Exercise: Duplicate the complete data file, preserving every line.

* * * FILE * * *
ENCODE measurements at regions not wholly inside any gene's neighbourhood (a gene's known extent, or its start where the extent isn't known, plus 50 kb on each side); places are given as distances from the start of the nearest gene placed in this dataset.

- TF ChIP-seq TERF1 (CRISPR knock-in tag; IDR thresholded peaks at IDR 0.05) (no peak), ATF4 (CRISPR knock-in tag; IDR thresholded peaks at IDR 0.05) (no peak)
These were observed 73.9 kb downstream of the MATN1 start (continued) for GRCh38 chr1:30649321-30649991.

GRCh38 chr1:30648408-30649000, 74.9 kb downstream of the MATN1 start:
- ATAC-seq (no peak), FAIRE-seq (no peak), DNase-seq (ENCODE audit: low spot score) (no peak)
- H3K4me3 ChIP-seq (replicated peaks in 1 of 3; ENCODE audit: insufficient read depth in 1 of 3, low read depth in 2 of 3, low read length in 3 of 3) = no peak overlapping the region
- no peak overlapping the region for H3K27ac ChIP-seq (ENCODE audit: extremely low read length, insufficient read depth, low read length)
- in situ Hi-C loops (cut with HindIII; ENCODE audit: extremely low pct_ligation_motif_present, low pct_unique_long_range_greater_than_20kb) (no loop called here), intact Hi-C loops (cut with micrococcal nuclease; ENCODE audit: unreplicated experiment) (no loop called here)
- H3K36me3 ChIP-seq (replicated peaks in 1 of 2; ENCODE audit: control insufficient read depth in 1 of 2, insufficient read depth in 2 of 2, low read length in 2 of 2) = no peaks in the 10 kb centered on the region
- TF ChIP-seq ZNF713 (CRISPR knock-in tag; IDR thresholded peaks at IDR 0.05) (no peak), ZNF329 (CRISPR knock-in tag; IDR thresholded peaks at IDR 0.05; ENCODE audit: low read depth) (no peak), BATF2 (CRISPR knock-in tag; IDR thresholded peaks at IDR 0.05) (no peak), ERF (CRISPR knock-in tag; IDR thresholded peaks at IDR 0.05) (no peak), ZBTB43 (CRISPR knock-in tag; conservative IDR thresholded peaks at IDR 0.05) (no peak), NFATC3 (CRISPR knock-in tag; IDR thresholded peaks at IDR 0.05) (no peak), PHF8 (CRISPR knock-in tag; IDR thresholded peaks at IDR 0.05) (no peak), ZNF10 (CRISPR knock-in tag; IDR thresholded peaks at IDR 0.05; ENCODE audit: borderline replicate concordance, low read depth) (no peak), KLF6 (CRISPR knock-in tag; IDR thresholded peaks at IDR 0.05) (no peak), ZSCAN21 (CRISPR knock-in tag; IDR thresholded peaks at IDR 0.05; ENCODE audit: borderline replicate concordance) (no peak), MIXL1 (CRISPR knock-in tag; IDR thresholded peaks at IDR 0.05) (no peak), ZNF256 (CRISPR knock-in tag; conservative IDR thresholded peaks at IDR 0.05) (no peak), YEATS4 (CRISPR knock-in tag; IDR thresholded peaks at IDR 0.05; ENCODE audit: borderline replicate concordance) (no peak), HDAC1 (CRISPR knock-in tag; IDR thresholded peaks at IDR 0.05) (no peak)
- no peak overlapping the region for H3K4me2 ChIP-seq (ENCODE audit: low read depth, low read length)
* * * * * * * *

ENCODE measurements at regions not wholly inside any gene's neighbourhood (a gene's known extent, or its start where the extent isn't known, plus 50 kb on each side); places are given as distances from the start of the nearest gene placed in this dataset.

- TF ChIP-seq TERF1 (CRISPR knock-in tag; IDR thresholded peaks at IDR 0.05) (no peak), ATF4 (CRISPR knock-in tag; IDR thresholded peaks at IDR 0.05) (no peak)
These were observed 73.9 kb downstream of the MATN1 start (continued) for GRCh38 chr1:30649321-30649991.

GRCh38 chr1:30648408-30649000, 74.9 kb downstream of the MATN1 start:
- ATAC-seq (no peak), FAIRE-seq (no peak), DNase-seq (ENCODE audit: low spot score) (no peak)
- H3K4me3 ChIP-seq (replicated peaks in 1 of 3; ENCODE audit: insufficient read depth in 1 of 3, low read depth in 2 of 3, low read length in 3 of 3) = no peak overlapping the region
- no peak overlapping the region for H3K27ac ChIP-seq (ENCODE audit: extremely low read length, insufficient read depth, low read length)
- in situ Hi-C loops (cut with HindIII; ENCODE audit: extremely low pct_ligation_motif_present, low pct_unique_long_range_greater_than_20kb) (no loop called here), intact Hi-C loops (cut with micrococcal nuclease; ENCODE audit: unreplicated experiment) (no loop called here)
- H3K36me3 ChIP-seq (replicated peaks in 1 of 2; ENCODE audit: control insufficient read depth in 1 of 2, insufficient read depth in 2 of 2, low read length in 2 of 2) = no peaks in the 10 kb centered on the region
- TF ChIP-seq ZNF713 (CRISPR knock-in tag; IDR thresholded peaks at IDR 0.05) (no peak), ZNF329 (CRISPR knock-in tag; IDR thresholded peaks at IDR 0.05; ENCODE audit: low read depth) (no peak), BATF2 (CRISPR knock-in tag; IDR thresholded peaks at IDR 0.05) (no peak), ERF (CRISPR knock-in tag; IDR thresholded peaks at IDR 0.05) (no peak), ZBTB43 (CRISPR knock-in tag; conservative IDR thresholded peaks at IDR 0.05) (no peak), NFATC3 (CRISPR knock-in tag; IDR thresholded peaks at IDR 0.05) (no peak), PHF8 (CRISPR knock-in tag; IDR thresholded peaks at IDR 0.05) (no peak), ZNF10 (CRISPR knock-in tag; IDR thresholded peaks at IDR 0.05; ENCODE audit: borderline replicate concordance, low read depth) (no peak), KLF6 (CRISPR knock-in tag; IDR thresholded peaks at IDR 0.05) (no peak), ZSCAN21 (CRISPR knock-in tag; IDR thresholded peaks at IDR 0.05; ENCODE audit: borderline replicate concordance) (no peak), MIXL1 (CRISPR knock-in tag; IDR thresholded peaks at IDR 0.05) (no peak), ZNF256 (CRISPR knock-in tag; conservative IDR thresholded peaks at IDR 0.05) (no peak), YEATS4 (CRISPR knock-in tag; IDR thresholded peaks at IDR 0.05; ENCODE audit: borderline replicate concordance) (no peak), HDAC1 (CRISPR knock-in tag; IDR thresholded peaks at IDR 0.05) (no peak)
- no peak overlapping the region for H3K4me2 ChIP-seq (ENCODE audit: low read depth, low read length)